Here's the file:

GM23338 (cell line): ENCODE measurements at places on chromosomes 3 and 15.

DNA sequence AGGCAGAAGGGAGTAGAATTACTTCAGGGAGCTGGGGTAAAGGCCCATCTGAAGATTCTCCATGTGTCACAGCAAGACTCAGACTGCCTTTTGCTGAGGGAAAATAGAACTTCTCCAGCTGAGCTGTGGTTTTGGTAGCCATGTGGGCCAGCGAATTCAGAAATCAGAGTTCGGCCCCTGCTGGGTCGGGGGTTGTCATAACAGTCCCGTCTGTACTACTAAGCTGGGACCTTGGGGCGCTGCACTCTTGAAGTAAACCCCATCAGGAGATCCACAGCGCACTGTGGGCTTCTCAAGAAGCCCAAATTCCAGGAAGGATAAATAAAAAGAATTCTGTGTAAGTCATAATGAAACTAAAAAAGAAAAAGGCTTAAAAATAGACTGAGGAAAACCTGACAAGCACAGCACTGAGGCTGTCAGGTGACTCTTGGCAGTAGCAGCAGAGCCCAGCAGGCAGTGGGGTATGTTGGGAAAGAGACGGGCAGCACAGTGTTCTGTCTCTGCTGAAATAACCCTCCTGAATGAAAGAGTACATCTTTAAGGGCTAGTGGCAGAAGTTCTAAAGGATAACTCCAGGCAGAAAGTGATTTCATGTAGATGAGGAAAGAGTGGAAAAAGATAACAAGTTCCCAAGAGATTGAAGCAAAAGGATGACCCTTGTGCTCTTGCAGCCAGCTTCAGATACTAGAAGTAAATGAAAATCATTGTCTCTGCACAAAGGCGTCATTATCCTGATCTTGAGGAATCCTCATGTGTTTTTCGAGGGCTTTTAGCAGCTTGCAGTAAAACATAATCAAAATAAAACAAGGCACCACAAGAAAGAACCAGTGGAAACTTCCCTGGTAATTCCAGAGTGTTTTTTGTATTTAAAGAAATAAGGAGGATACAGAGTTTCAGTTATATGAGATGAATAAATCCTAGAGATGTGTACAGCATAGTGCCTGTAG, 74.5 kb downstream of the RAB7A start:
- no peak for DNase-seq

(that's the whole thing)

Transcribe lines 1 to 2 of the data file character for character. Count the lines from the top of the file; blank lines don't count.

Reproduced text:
GM23338 (cell line): ENCODE measurements at places on chromosomes 3 and 15.

DNA sequence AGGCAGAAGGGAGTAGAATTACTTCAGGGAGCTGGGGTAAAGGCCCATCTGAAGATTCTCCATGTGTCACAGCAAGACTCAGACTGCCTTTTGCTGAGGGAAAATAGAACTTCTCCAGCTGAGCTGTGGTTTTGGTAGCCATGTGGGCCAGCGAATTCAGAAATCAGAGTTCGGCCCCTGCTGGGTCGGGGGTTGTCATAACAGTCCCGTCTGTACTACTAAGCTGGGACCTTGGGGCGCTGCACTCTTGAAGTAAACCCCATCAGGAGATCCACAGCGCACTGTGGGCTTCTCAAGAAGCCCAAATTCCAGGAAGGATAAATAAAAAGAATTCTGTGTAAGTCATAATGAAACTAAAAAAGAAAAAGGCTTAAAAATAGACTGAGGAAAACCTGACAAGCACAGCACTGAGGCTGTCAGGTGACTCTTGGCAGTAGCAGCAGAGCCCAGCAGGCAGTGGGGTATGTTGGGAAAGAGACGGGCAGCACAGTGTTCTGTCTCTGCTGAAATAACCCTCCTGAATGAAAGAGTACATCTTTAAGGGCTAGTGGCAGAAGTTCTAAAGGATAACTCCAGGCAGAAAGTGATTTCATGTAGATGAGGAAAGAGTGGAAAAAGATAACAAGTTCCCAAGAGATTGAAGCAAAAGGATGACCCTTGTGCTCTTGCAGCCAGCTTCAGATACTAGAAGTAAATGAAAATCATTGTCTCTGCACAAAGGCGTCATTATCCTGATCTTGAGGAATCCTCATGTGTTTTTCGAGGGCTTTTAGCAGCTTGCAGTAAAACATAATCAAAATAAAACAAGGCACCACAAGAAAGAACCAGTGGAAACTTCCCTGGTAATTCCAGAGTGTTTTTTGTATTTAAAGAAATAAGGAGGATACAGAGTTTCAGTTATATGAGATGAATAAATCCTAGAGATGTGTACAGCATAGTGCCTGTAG, 74.5 kb downstream of the RAB7A start: